Notes: Robinson offered spring job

Notes: Robinson offered Spring Training job

WASHINGTON -- The Nationals announced during a press luncheon on Wednesday that Frank Robinson will not be offered a full-time job with the organization. Washington, however, offered Robinson a chance to be around the team during Spring Training and help the Minor Leaguers. His expenses will be paid, but he would not receive a salary if he makes the trip.

Robinson, who was relieved of his managerial duties as manager in September, was informed of the decision on Monday afternoon.

"When someone doesn't want you around, they don't reach out to you," Robinson told The Associated Press. "They don't make you feel like you are wanted."

Team president Stan Kasten took responsibility for the decision. Robinson has not decided whether he will perform those Spring Training duties for Washington.

"All of us have so much respect for Frank, but, on balance given the changes we are making looking forward, we concluded that was the best way to proceed going forward," Kasten said. "I will be reluctant to talk about any specifics and here's why: If I said 25 things that praise Frank and offer one that criticizes him, all I will hear about is the one thing I said that could be made or interpreted to be critical of Frank. I will never do that."

Asked why it took so long to make a decision on Robinson when he could have looked for jobs in other organizations, Kasten said: "He was always free to do whatever he chooses to do. It took so long because we were thinking about it that long. We were considering the best decision. During the offseason, things are happening. ... As soon as we decided this, the first thing we did was call Frank."

Robinson was hoping to manage the Nationals for another three years, but a second-half collapse in 2005 -- after being in first place before the All-Star break -- a subpar season in 2006 and questions about the way he prepared his teams for games made him fall out of favor with the front office.

The Nationals are tentatively planning to have a Frank Robinson Day on May 20, when they play the Orioles at Robert F. Kennedy Stadium. The team is not planning to retire his No. 20.

Outside of the U.S.: The Nationals continue to have an impact in the Dominican Republic. After conducting an invitation-only tryout last month at their academy in San Cristobal, Dominican Republic, the club has signed pitchers Randy Almonte, Marcos Frias and Francisco Vizcaino and catcher Ricardo Martinez.

Almonte and Frias are expected to get invitations to Spring Training, while Vizcaino and Martinez are expected to start in the Dominican Summer League.

Almonte, 17, is a 6-foot-6 left-hander and has a fastball that has been clocked in the high-80s and low-90s.

Frias, 18, is right-hander who throws a heavy sinker and has a fastball that gets up to 92 mph.

According to director of amateur scouting Dana Brown, the left-handed Vizcaino, 18, has a "good feel for pitching and has a good changeup."

Martinez, also 18, has a strong arm and is considered a good contact hitter.

"These guys are Major League caliber prospects, especially when you need a left-handed pitcher," Brown said. "Almonte has a chance to pitch in the rotation."

During the previous five years, the Nationals/Expos didn't have a budget to sign talented players outside the United States. Now, with ownership in place, the Nats are working quickly to sign the best players around the world.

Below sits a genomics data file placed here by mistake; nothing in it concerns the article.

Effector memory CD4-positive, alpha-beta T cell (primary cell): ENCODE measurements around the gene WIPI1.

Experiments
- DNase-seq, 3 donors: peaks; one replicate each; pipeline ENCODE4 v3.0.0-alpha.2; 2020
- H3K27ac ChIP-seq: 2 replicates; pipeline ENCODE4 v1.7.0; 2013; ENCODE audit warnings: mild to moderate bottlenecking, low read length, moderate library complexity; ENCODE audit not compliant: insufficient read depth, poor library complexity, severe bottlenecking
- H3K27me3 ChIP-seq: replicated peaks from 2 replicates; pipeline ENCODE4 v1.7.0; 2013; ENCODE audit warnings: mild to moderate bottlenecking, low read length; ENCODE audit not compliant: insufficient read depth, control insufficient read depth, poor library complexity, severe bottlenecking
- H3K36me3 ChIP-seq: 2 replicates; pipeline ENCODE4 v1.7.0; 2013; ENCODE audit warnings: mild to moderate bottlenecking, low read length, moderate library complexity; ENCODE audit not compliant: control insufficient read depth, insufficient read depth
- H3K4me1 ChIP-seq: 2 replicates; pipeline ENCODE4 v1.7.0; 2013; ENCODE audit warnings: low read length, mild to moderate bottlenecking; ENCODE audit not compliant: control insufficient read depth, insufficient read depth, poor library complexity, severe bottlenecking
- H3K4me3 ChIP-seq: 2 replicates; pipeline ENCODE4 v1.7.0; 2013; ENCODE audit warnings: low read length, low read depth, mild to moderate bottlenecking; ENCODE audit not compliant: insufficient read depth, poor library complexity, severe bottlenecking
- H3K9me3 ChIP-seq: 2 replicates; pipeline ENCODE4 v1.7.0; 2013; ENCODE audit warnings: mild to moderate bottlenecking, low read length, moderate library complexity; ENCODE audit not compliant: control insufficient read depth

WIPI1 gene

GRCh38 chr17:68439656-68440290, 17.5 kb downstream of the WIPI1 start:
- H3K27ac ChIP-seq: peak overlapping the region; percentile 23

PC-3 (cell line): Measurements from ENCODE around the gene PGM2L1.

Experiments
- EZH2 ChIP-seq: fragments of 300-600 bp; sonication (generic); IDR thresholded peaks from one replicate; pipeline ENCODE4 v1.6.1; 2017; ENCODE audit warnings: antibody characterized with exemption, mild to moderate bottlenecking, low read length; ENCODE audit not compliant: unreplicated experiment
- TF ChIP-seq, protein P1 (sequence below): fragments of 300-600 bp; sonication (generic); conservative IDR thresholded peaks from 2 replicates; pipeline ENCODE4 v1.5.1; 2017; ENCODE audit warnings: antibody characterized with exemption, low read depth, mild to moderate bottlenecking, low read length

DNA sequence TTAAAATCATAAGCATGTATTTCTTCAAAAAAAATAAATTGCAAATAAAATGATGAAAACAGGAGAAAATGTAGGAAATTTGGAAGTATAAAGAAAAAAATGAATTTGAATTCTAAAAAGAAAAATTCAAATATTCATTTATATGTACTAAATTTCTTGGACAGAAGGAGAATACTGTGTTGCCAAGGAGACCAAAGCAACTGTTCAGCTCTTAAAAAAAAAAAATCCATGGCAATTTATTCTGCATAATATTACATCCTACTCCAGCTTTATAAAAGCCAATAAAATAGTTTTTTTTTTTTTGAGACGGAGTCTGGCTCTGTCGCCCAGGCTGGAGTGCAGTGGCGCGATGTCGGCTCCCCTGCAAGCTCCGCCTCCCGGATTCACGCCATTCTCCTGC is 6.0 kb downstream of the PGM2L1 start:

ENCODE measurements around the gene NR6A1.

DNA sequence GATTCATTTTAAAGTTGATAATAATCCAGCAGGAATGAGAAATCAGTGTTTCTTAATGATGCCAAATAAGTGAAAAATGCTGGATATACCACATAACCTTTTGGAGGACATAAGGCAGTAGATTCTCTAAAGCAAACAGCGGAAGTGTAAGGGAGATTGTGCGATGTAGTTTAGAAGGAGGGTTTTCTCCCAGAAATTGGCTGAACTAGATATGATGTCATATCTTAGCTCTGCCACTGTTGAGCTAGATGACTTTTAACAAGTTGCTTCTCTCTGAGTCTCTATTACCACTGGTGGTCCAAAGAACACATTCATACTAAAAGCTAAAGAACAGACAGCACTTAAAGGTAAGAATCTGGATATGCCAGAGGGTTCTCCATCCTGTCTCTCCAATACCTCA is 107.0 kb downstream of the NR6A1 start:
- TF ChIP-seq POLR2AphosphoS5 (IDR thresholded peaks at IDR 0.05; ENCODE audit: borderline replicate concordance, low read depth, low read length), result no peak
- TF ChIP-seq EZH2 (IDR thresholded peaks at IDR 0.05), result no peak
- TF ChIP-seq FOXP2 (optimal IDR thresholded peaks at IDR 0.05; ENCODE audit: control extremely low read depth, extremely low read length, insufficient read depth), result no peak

"We want to be known as the leader in Latin America, with African-Americans, Caucasians, everybody. We want to be diverse. We are being very aggressive," general manager Jim Bowden said. "We have a strong presence between [manager] Manny Acta and [special assistant to the general manager] Jose Rijo. Dana's reputation is growing down there, [and assistant general manager] Mike Rizzo has a good reputation down there. We are very powerful as far as drawing young players."

Man in the middle: Citing a need to improve the defense, which was one of the worst in the National League [in 2006], Acta said that Nook Logan will enter Spring Training as the everyday center fielder. Logan was a pleasant surprise after he was acquired from the Tigers on Sept. 1. He played sparkling defense and was 27-for-90 (.300) with a home run and eight RBIs in 27 games.

"We had such a horrible defense last year and that has to be addressed. It's a big part of what we are trying to do," Acta said. "Having two shortstops [Cristian Guzman and Felipe Lopez] up the middle, Logan and [catcher Brian] Schneider, our defense is going to be a good one."

With Logan and Austin Kearns already set in the outfield, that means that Kory Casto, Ryan Church and Alex Escobar will compete for the left-field job.

Times are changing: During his five years as manager of the Nationals/Expos, Robinson carried no more than 11 pitchers entering Opening Day even though, at times, the team lacked depth in the rotation. That will change in 2007. Acta is leaning toward to carrying 12 pitchers on Opening Day because of the question marks in the rotation and the delicate situation with reliever Luis Ayala, who is coming off elbow reconstruction.

Who's No. 2? With Jose Vidro traded, the Nationals need someone to hit second in the lineup. Acta said that Guzman is the leading candidate to take over the spot.

"We are going to see if the laser-eye surgery that Guzzie had is going to work and if he is back to his days in Minnesota," Acta said. "We will probably give him a shot to be the second hitter."

Guzman missed the 2006 season because of a shoulder injury and had his worst season in 2005 for Washington, hitting .219.

Quote of the day: "I think our entire pitching staff might make less money than Gil Meche does." -- Bowden

See the Nationals: The team is planning to have a caravan during the week of Jan. 22.

Bill Ladson is a reporter for This story was not subject to the approval of Major League Baseball or its clubs.